The constitution says that the state must fund public schools, and may do so through taxes.

You said you would prefer if the state did not fund public schools through taxes at all.

Thus you cannot possibly favor a strict interpretation of the constitution, because you are expressing your desire to ignore one of its articles.

But you seem to be a staunch conservative, so I assume that you do favor a strict interpretation of the constitution.

If so, then there is a contradiction there.

That is my point. Do you understand it now?

notajayhawk 4 years, 11 months ago

Oh, I understood you pretty well before, naught. I just wanted to get a laugh out of you trying to put it into words.

So, to reiterate: You assumed what it is that I should "favor", based on your judgment of how I "seem", and when my posts differ from what you think I should have said, it's MY problem.

Or let me put it another way: Reality doesn't match up too well with your rather distorted imagination, and it's reality's fault.

That about it, naught?

whynaut 4 years, 11 months ago

so.... my assumption that you are staunchly conservative was incorrect?

my assumption that you normally favor a strict interpretation of the constitution was incorrect?

if i'm incorrect, then I'd love to hear your non-conservative views about how flexible the constitution should be.

notajayhawk 4 years, 11 months ago

Ah, I see you're continuing in the vein of faulty assumptions: You seem to be laboring under the extreme misconception that you're someone whose opinion I give two - somethings - about. If you'd "love" to see how I feel about a) the laws of the state of Kansas related to educational funding or b) the nature of or necessity for literal interpretation of a Constitution, I have quite a few posts related to those issues among the approximately 6300 posts made to these message boards, feel free to browse them at your leisure.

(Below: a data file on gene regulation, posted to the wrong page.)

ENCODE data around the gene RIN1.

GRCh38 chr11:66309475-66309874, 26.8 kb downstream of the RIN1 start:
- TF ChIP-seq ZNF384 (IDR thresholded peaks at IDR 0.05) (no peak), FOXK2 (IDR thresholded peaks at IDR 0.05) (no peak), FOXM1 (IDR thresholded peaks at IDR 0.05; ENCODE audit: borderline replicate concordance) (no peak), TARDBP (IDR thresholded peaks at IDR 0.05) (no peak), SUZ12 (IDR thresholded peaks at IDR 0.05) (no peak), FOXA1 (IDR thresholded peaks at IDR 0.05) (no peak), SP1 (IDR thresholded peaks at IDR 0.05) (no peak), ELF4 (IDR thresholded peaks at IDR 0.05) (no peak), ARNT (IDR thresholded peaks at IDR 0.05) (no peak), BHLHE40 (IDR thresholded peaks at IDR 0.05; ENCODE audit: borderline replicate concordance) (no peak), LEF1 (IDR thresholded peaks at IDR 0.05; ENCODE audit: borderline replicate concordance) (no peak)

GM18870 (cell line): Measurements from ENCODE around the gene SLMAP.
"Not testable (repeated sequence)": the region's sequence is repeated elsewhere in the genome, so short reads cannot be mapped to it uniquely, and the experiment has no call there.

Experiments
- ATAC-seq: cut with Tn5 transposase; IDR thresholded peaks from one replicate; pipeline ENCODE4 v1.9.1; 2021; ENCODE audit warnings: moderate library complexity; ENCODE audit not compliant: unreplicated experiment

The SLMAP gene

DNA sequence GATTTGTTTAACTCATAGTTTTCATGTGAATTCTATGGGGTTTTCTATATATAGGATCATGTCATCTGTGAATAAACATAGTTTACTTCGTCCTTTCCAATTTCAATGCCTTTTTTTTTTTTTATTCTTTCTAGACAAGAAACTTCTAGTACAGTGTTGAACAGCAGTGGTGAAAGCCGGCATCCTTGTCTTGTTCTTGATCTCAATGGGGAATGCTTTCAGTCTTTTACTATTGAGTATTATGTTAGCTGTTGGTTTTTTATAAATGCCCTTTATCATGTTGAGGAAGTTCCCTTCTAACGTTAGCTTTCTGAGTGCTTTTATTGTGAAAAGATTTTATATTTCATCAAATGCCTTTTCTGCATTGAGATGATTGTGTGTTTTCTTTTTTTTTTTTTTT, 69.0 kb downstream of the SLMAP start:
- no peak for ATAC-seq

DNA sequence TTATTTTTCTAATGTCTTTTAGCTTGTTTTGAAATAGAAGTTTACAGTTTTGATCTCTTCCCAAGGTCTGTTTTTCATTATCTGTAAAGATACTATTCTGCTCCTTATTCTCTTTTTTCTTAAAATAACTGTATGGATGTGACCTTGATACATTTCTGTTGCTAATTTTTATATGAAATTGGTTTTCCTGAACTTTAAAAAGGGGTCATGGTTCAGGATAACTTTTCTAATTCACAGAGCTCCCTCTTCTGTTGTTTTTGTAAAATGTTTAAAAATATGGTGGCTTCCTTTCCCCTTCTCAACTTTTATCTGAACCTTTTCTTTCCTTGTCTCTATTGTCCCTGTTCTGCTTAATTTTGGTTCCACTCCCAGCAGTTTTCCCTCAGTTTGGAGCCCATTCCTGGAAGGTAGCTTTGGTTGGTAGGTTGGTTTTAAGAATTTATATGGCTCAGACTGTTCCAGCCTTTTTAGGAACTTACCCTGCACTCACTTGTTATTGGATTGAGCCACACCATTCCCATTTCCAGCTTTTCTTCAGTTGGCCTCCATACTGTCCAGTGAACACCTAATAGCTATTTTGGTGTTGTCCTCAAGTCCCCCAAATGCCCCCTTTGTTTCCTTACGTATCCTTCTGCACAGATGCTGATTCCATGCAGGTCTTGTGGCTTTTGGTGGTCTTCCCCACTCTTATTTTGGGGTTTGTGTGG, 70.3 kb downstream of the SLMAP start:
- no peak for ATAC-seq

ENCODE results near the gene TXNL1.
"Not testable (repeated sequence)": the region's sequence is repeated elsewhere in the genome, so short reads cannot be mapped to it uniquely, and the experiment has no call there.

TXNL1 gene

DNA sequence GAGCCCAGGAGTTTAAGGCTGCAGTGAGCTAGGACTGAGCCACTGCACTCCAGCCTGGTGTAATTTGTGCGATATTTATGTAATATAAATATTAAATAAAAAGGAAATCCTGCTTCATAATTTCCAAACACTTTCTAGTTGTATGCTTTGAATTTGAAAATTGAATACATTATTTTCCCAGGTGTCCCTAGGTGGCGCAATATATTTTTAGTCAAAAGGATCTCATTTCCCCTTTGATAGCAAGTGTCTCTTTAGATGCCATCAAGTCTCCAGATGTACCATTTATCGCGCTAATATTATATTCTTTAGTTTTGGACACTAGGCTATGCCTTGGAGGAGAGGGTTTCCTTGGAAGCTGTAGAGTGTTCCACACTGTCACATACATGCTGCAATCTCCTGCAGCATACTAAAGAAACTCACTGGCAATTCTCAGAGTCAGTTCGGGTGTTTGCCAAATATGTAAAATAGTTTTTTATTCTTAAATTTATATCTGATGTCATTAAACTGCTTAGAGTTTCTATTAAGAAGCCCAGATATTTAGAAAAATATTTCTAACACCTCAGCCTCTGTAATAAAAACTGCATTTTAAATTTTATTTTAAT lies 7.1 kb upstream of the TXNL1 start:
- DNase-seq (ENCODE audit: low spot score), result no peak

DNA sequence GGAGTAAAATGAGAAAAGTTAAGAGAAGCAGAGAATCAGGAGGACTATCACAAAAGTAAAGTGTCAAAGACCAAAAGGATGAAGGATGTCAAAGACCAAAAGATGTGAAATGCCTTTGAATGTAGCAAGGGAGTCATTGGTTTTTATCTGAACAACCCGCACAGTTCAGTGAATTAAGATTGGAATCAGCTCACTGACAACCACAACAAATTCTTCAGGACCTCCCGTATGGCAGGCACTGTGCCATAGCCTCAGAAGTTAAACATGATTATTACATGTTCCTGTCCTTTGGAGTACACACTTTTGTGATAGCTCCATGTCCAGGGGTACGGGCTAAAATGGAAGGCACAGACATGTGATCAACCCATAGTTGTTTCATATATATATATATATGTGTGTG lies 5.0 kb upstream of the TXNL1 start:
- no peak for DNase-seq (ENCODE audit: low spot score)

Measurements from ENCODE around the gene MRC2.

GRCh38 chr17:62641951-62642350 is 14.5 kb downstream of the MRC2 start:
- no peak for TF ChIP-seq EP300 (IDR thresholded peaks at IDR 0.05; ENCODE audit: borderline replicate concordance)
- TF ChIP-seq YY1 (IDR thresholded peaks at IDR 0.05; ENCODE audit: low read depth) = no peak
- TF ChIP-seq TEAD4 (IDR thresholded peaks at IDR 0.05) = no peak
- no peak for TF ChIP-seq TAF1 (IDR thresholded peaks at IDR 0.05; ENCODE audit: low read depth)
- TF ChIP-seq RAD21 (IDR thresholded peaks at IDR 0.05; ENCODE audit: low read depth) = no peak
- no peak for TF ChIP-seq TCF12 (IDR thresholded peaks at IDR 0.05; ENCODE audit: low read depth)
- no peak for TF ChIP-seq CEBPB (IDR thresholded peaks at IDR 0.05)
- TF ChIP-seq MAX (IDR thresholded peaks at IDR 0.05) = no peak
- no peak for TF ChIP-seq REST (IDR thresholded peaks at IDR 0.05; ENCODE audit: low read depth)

But if you want the short version: A Constitution, whether for a state or a country, is a document written by men. It is not a carved stone tablet bestowed upon someone standing at the top of a mountain by the hand of god. The men who wrote and adopted those documents built in a mechanism by which that document can be altered. They did this, because in their foresight, they realized (at least) three things:

1) They were not omniscient or even prescient, and could not possibly anticipate every situation and circumstance that might arise in the future.

2) They were not infallible, and they may have made mistakes, or at least may not have been capable of creating a perfect document that would cover every eventuality.

3) They were not tyrants, and they were devising a framework for a legal system that served their purposes, which did not necessarily mean they had the right to impose that system on future generations of men just like themselves, who after all had the right to make decisions for themselves.

On top of those, there is the small detail that Constitutions in general are - well, general. They tend to be more guidelines than specific instructions. That's why we have courts to interpret their meaning, courts that do not always agree with one another and sometimes not even among themselves. The people that wrote the state's Constitution did not define the word "suitable" in regards to education. It would be equally inaccurate to keep perpetuating the myth that the definition of "suitable" applied in the Montoy case was a creation of the legislature - it wasn't even exclusively the creation of the people of Kansas.

Well, I really hope I satisfied your yearning curiosity, whynaut. But to be frank, I really don't care whether I did or not.

yourworstnightmare 4 years, 11 months ago

Is that a direct quote, or are you just fantasizing?

bd 4 years, 11 months ago

Holland will be growing tulips after he is buried in the election!!!!

Tea anyone???

yourworstnightmare 4 years, 11 months ago

Shame on Holland for challenging Brownback's empty statements on school reform.

How dare Brownback be expected to provide details of how he will pay for his ideas.

Ricky_Vaughn 4 years, 11 months ago

Brownback can take that property tax increase and shove it.

Stephen Roberts 4 years, 11 months ago

I am curious, Does Holland have a plan????

I know the startegy of "I am not that guy"worked but I do not think it will this time.

Also, I think if you hold one political office and want to run for another, you should have to resign the current one you hold.